“The true picture of the past flits by,” writes philosopher Walter Benjamin. In this momentary picture, we are presented with a “dialectical image”; a spectral flash in which the past becomes briefly recognizable in the present. Carr’s text uses notions of doubling, twinning and repetition to both represent and challenge notions of historical continuity. In this production, images and sequences repeat in overlapping pairs, both as an attempt to test Benjamin’s ideas in the theatrical realm, and as a way to explore incongruity in historical repetition.
-- Natalie Harrower
Marina Carr’s plays are among the most interesting and complex of the contemporary Irish theatre. Raised in the Irish midlands – which she uses as her setting – and educated at University College Dublin, Carr uses intertextuality and the carnivalization of genre to create female protagonists who rage against the world. In 1995, Marina Carr was the first woman to become playwright-in-residence at the National Theatre. She was writer in residence at Trinity College Dublin in 1999-2000. Her most recent play is On Raferty’s Hill (2000), and in 1999, Faber & Faber published Marina Carr: Plays 1, which includes Low in the Dark (1989), The Mai (1994), Portia Coughlan (1996) and By the Bog of Cats... (1998).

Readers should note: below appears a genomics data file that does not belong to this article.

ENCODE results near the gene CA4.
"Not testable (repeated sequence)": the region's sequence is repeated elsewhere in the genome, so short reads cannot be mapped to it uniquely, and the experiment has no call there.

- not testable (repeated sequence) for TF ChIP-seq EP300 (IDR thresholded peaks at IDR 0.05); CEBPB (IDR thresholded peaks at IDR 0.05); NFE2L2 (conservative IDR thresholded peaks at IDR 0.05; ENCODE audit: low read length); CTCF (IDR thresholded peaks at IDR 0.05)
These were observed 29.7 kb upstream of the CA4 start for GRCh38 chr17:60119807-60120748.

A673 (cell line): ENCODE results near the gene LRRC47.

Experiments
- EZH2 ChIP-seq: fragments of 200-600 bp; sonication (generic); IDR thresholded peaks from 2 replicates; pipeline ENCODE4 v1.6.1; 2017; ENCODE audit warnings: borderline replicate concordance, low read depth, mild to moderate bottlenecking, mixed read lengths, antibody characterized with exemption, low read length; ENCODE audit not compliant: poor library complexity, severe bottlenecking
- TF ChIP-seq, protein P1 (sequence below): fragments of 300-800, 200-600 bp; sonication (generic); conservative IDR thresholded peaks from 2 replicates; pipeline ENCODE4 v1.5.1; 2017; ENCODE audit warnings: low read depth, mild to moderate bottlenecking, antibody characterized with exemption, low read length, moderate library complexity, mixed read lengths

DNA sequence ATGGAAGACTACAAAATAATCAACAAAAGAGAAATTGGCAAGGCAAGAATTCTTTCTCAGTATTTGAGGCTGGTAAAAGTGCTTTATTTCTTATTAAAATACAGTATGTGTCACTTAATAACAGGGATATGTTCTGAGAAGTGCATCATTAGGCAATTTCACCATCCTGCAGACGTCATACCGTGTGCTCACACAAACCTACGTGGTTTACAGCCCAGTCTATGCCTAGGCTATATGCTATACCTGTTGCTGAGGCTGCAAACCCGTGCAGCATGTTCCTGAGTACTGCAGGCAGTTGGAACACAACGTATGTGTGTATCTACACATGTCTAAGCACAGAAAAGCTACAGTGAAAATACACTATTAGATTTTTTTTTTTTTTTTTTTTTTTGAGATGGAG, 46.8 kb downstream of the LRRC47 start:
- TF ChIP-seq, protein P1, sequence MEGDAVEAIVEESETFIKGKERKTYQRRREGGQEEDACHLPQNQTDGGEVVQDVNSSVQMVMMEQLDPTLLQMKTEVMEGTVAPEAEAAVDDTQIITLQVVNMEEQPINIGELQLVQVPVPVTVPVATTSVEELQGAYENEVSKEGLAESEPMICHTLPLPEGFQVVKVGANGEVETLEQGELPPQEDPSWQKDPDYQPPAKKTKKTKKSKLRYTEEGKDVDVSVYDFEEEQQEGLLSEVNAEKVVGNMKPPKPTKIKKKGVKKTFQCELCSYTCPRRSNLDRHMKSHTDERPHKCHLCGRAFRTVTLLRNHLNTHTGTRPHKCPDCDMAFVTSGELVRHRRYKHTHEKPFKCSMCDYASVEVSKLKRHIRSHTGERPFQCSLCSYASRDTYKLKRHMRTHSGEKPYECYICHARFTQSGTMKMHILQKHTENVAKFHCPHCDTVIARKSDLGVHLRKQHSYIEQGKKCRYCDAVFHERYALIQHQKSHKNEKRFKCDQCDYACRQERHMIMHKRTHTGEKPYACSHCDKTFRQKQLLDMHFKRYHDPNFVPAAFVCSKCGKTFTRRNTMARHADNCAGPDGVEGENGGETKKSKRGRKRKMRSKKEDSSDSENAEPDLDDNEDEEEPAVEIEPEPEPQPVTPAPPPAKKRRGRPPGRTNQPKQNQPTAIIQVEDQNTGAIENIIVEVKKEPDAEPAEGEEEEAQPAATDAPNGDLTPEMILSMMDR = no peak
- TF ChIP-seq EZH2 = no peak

This award-winning playwright’s work has been produced extensively in Ireland, the United Kingdom and the United States, and has been performed in the Netherlands and in Germany. However, despite the popularity of new Irish work in Canada – McPherson’s The Weir, McDonagh’s Leenane Trilogy, Brian Friel’s Dancing at Lughnasa and Molly Sweeney, Marie Jones’s Stones in his Pockets and recently Malachy McKenna’s Tillsonburg – Carr’s works have never received a full production here. -- Lisa Fitzpatrick